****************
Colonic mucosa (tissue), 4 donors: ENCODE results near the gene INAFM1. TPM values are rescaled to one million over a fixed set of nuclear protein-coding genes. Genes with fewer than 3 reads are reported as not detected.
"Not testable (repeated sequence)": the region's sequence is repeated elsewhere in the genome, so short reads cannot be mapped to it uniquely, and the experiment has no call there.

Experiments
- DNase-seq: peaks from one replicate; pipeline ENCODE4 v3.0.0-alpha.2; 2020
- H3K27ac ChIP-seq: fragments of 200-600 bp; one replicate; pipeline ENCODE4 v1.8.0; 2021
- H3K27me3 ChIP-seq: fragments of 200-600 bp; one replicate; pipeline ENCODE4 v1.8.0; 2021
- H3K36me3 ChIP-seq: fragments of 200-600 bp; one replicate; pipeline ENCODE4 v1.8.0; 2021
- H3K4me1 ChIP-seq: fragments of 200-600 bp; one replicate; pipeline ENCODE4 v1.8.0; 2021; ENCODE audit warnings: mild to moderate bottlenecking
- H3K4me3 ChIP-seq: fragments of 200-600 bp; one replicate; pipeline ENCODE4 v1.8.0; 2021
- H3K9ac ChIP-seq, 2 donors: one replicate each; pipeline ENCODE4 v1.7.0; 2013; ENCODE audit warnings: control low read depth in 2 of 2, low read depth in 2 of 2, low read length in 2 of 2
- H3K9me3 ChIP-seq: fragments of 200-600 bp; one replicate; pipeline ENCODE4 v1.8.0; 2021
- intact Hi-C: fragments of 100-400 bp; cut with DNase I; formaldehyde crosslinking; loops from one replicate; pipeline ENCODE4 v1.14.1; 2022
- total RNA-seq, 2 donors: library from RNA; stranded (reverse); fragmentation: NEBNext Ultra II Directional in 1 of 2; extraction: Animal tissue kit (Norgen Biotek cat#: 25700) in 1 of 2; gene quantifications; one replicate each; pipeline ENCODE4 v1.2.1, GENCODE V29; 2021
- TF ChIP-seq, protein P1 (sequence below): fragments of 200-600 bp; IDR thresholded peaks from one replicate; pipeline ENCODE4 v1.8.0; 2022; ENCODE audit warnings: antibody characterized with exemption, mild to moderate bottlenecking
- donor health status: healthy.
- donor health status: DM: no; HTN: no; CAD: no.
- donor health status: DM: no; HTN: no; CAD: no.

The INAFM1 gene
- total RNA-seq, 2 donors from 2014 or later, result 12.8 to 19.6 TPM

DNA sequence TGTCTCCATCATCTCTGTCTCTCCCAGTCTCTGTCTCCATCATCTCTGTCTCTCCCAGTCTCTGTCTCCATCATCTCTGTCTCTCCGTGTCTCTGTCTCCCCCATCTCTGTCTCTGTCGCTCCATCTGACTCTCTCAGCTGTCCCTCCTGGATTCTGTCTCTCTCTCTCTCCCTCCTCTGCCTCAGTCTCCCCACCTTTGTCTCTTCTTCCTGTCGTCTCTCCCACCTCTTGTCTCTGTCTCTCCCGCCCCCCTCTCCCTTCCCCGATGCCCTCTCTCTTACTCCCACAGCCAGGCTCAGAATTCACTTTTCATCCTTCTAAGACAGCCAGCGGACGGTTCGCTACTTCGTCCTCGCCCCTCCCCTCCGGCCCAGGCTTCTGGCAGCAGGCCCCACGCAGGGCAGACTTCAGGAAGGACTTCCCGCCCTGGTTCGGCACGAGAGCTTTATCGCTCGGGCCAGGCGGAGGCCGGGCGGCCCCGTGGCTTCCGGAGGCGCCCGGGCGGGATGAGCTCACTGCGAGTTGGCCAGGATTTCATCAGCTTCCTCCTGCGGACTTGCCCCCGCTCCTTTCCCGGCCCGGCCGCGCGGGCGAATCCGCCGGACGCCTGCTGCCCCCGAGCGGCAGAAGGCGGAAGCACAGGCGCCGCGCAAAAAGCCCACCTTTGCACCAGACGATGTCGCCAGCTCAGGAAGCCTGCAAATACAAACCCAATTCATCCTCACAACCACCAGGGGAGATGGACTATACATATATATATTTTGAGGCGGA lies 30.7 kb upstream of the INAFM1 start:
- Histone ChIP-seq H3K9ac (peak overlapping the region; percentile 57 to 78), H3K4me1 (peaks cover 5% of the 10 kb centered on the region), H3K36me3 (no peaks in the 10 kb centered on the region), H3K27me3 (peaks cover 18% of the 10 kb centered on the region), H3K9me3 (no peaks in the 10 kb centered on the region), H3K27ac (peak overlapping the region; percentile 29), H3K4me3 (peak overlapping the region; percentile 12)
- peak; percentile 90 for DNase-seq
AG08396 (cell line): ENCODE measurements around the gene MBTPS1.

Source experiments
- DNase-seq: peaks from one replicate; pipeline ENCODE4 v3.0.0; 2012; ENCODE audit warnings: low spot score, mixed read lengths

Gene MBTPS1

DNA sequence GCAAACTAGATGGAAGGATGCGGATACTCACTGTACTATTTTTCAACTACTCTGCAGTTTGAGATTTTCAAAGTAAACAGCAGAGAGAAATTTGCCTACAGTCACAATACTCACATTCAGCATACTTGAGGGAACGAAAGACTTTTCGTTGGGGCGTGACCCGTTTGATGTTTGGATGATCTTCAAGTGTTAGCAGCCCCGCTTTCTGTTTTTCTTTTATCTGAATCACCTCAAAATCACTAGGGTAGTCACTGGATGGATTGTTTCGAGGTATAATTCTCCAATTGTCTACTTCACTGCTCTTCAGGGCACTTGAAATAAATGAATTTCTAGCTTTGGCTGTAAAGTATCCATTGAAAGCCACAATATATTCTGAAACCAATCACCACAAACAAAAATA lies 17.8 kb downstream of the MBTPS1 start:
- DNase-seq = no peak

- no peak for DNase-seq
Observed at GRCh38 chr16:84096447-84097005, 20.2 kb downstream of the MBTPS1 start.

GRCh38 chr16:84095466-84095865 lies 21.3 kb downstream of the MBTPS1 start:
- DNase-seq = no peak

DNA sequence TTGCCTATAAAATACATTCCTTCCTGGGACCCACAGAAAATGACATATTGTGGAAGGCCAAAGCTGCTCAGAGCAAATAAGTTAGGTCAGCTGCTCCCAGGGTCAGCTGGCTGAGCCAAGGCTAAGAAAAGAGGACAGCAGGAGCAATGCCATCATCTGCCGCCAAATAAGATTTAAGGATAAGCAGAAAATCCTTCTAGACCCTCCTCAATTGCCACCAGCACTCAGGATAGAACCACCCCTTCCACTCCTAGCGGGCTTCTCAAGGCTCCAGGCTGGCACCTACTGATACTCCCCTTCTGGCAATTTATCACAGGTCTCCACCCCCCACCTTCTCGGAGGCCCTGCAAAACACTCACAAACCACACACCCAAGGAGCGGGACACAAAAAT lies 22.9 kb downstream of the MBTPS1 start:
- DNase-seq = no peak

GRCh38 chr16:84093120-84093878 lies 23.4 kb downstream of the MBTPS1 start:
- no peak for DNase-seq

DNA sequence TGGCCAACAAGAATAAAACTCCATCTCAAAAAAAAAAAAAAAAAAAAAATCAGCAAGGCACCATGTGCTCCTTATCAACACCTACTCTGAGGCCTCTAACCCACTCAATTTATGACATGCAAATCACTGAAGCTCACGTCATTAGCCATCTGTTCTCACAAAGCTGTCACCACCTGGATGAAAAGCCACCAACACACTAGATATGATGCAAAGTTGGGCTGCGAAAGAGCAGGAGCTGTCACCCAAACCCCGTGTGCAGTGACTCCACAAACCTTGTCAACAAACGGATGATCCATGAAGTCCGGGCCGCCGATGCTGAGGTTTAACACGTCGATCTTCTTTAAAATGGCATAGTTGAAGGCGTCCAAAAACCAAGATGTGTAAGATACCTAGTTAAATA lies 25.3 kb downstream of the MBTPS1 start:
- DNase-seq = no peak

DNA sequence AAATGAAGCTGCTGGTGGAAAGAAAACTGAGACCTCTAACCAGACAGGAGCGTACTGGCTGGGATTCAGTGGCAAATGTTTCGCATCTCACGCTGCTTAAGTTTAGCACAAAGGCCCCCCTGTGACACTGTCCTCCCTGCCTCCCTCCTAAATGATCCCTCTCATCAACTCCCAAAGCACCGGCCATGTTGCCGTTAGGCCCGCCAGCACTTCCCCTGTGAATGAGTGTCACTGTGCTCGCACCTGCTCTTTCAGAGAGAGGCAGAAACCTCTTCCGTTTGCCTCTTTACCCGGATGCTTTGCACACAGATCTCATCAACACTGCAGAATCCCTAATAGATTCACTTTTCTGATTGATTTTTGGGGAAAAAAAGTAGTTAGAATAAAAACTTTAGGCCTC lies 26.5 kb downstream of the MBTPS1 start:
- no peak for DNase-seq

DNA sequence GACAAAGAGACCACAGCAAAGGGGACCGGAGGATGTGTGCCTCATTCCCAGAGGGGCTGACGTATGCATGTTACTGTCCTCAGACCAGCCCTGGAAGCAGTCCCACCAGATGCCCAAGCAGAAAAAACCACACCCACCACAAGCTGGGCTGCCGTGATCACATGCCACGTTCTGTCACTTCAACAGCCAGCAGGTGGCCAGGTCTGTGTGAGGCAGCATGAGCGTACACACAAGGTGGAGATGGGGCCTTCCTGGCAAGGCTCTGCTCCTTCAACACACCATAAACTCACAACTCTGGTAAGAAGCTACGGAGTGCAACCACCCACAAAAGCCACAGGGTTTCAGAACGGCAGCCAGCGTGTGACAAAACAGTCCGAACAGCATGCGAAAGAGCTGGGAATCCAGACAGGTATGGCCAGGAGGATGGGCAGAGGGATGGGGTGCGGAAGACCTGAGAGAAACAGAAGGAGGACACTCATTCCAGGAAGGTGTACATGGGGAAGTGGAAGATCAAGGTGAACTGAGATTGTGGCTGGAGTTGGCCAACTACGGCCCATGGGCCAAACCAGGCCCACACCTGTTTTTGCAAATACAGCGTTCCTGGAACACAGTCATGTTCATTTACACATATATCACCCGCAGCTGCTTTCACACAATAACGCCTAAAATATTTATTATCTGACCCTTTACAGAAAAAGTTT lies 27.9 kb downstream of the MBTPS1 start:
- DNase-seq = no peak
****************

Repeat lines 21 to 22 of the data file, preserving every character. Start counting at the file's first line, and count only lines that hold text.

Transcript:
- Histone ChIP-seq H3K9ac (peak overlapping the region; percentile 57 to 78), H3K4me1 (peaks cover 5% of the 10 kb centered on the region), H3K36me3 (no peaks in the 10 kb centered on the region), H3K27me3 (peaks cover 18% of the 10 kb centered on the region), H3K9me3 (no peaks in the 10 kb centered on the region), H3K27ac (peak overlapping the region; percentile 29), H3K4me3 (peak overlapping the region; percentile 12)
- peak; percentile 90 for DNase-seq